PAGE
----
(Here’s DGR‘s review of the new album by Finland’s Rotten Sound, which is out now on Season of Mist.)
The thing to keep in mind with Rotten Sound‘s newest album Apocalypse – arriving almost five years after the group’s last recorded material in the 2018 EP Suffer To Abuse and almost seven years if you want to stick strictly to full lengths in 2016’s Abuse To Suffer – is that it is the sort of grind album that starts and stops. That makes no sense, you say, every album has a beginning and end, what sort of difference does an album starting and stopping have to do with the descriptor of an album?
To refine it a bit, let’s treat Apocalypse this way: There is no build up to Apocalypse and there is no wind-down in Apocalypse, at any point, at all. You hit ‘play’ on the album’s first song and Rotten Sound are already screaming at a thousand miles an hour and every song after that does the same. The start/stop mechanism is the most perfunctory in existence. It’s a quick blast of feedback and the song is over with not a single song getting close to the two-minute mark.
Eighteen tracks total out to about twenty minutes and forty seconds of music – if my napkin math be true – and you’ll know when Apocalypse stops because all of it just halts. A dead stop, right in place, with nothing more to say. It is eighteen volleys of sound with a band running as fast as they can from moment one right until they slam into the concrete barrier that is the end of the song “Inflation” and things just.. stop. Apocalypse starts like the apocalypse is already under way and ends once the final bit of the world has burned. Rotten Sound decided that with their latest full-length they were going to write one of the most no-pretense, no-holds-barred, hammer-on-the-nail style grind albums that they could have.
With an album like Apocalypse you can hear why Rotten Sound have become one of the go-to pillars of the grind scene and also how they’ve been a part of a grander movement that has spawned so many – so many – different bands throughout the years. It’s a ceaseless release, filled with rants about soceity’s ills and faceless in its attacks. Eighteen songs clocking in at twenty-some-odd minutes translates into an almost twenty-minute circle pit.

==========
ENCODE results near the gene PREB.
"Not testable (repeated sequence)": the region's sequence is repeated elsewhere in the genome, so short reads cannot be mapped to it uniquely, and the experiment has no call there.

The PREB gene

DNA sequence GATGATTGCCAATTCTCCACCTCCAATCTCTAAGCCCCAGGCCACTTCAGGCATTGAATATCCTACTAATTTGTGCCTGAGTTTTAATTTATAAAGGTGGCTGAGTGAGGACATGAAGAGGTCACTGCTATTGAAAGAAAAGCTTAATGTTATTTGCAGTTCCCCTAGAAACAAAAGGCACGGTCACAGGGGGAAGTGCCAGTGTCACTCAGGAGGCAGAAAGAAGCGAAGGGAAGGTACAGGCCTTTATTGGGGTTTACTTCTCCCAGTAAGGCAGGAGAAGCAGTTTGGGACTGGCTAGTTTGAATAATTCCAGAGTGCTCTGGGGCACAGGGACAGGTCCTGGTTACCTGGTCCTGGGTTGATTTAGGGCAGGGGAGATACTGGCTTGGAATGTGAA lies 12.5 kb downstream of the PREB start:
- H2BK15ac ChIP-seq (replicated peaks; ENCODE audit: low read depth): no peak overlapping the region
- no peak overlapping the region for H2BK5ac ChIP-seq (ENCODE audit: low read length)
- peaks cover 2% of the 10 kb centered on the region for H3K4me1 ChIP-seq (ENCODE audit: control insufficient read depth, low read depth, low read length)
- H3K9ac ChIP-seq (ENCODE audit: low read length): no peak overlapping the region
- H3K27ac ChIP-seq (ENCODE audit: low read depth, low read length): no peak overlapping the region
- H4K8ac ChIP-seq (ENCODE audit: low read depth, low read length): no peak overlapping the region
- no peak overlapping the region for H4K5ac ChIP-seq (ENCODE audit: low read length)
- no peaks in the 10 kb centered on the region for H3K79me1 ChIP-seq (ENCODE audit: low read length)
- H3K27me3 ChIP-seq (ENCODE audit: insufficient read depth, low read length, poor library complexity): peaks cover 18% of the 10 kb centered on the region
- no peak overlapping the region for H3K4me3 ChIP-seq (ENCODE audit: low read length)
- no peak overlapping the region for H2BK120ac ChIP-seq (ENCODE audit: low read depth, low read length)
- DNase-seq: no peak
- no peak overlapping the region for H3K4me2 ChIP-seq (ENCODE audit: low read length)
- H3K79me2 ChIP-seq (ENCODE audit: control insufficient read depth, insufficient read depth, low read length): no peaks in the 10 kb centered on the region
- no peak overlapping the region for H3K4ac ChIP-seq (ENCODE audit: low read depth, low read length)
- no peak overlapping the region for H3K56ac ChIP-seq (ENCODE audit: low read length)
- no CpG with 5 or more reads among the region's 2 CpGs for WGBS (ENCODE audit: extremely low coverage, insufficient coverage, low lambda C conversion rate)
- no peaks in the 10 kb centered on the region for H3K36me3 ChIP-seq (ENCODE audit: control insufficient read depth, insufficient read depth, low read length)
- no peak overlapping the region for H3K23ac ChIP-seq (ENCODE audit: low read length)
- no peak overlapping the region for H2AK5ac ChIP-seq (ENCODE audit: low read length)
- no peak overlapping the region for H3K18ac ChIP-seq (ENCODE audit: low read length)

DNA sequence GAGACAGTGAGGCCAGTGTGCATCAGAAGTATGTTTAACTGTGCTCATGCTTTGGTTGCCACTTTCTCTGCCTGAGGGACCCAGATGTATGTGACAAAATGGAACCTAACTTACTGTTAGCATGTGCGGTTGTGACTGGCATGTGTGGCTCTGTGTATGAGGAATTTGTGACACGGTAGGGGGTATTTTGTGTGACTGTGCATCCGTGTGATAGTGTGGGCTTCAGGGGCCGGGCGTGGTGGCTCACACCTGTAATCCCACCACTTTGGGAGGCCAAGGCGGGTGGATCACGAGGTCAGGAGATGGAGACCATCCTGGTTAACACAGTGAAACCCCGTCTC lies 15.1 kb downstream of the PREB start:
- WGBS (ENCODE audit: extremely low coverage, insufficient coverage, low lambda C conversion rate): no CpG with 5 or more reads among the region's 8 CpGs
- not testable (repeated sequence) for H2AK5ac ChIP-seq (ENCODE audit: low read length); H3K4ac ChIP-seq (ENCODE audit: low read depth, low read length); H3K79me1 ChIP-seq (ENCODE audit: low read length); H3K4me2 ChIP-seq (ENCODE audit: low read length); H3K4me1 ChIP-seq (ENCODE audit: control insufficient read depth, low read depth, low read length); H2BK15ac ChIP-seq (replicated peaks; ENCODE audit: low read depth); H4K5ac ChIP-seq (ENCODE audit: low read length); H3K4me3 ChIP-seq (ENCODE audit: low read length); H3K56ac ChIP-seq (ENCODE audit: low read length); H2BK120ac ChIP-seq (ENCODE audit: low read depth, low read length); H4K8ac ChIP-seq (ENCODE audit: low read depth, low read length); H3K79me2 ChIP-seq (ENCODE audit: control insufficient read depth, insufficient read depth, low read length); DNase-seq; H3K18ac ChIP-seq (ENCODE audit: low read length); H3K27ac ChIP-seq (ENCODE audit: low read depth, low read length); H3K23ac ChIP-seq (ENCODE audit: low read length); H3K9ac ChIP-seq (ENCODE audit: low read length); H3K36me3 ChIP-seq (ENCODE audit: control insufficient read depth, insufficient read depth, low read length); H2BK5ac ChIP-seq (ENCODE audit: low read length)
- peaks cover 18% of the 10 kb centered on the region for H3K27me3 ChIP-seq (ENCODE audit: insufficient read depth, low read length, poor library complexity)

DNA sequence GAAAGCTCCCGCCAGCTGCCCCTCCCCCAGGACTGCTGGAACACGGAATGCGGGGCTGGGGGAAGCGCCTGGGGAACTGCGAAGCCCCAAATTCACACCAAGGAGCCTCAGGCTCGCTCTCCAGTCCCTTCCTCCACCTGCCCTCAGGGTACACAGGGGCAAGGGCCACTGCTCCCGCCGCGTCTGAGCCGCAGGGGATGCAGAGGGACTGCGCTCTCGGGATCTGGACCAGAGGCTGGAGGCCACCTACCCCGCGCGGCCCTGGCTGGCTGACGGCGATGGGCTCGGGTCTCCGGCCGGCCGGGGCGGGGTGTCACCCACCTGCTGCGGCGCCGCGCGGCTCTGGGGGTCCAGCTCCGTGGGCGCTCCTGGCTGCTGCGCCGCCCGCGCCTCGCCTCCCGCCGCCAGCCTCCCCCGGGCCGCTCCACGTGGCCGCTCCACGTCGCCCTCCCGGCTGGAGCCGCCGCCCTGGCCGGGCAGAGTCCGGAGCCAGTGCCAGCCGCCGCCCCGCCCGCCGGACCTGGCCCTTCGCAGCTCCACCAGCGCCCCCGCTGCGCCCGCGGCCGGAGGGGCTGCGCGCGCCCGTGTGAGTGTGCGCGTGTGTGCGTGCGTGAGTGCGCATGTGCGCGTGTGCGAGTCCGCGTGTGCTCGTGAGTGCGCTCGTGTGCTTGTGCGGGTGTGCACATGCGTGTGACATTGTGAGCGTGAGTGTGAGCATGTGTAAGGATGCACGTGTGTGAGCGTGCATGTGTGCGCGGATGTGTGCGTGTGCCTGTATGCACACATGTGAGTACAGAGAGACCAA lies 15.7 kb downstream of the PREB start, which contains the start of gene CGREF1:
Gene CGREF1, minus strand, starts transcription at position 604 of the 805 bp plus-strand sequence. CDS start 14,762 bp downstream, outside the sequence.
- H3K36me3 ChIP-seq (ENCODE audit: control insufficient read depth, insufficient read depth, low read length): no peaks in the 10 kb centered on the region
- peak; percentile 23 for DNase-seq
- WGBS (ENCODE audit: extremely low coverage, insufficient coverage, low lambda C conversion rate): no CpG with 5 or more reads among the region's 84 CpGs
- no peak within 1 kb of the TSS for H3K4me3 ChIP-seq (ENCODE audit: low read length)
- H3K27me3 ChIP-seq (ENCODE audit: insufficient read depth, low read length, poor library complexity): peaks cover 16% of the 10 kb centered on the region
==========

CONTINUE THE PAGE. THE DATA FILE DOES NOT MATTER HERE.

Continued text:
You could break songs out but in reality this is the style of grind where you’re listening to it more because you enjoy the style of explosion rather than any particular assortment of riffs. Rotten Sound beat the ever-living hell out of their instruments and use a multi-front vocal attack that allows for vocalist Keijo Niinimaa and bassist Matti Raappana to turn every song into a call and response section in the same way a cage fighter can land a punch combo.
Rotten Sound‘s previous two releases – the Abuse/Suffer series – did stretch their songs a little longer as the band absorbed a healthy amount of death metal influence into their sound and worked a bunch of low-end into the mix. They’re very dark and shadowed sounding for grindcore albums that you would normally expect to be knife-sharp and relentless. They were moody discs and for grind albums, stewed in it quite a bit, like a creature of constant static hovering in the corner of a room. Apocalypse has none of that: it is all fire and devastation that could hammer mountain ranges flat.
You come to Rotten Sound because you want the non-stop fury and endless attack. Apocalypse delivers this by the bus load with such steady cadence that it becomes a ‘mood’ album long before you start breaking out the individual songs for your favorite circle-pit section. Again, due to its percussive nature and seemingly endless font of energy, that twenty minutes will just whip by. Apocalypse will be an album that you turn on because it will power you forward; the energy of every song is bound to wake up anyone who might be dragging.
The pairing of songs like “Surburban Bliss” and “Digital Bliss” but having two songs between them feels more like a formality than any particular song being broken out; that whole stretch is a fantastic excuse for drummer Sami Latva to hammer a snare drum into the floor. Songs like those two and then songs like “Nothingness” and “True And False” not even bothering to get past the thirty-second mark means Apocalypse comes from a very traditional grind place.
This album is all energy, all fury, and all attack. It starts suddenly and yes, stops just as suddenly and with such force that iy almost feels like you’re liable to go skidding for another thirty feet to finally wear off all the acceleration and g-force that Rotten Sound have hit you with.